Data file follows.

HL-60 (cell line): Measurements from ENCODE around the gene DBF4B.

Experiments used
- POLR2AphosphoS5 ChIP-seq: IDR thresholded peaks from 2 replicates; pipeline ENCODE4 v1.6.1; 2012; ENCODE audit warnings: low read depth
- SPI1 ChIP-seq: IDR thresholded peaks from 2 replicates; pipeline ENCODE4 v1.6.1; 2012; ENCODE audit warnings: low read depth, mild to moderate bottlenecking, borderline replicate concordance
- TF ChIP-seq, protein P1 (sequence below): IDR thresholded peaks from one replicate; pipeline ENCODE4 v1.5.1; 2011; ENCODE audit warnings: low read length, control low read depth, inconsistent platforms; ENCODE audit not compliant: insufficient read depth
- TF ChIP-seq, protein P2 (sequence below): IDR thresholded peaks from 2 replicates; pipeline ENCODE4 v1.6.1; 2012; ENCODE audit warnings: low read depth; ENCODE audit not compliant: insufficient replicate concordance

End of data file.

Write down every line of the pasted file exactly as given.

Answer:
HL-60 (cell line): Measurements from ENCODE around the gene DBF4B.

Experiments used
- POLR2AphosphoS5 ChIP-seq: IDR thresholded peaks from 2 replicates; pipeline ENCODE4 v1.6.1; 2012; ENCODE audit warnings: low read depth
- SPI1 ChIP-seq: IDR thresholded peaks from 2 replicates; pipeline ENCODE4 v1.6.1; 2012; ENCODE audit warnings: low read depth, mild to moderate bottlenecking, borderline replicate concordance
- TF ChIP-seq, protein P1 (sequence below): IDR thresholded peaks from one replicate; pipeline ENCODE4 v1.5.1; 2011; ENCODE audit warnings: low read length, control low read depth, inconsistent platforms; ENCODE audit not compliant: insufficient read depth
- TF ChIP-seq, protein P2 (sequence below): IDR thresholded peaks from 2 replicates; pipeline ENCODE4 v1.6.1; 2012; ENCODE audit warnings: low read depth; ENCODE audit not compliant: insufficient replicate concordance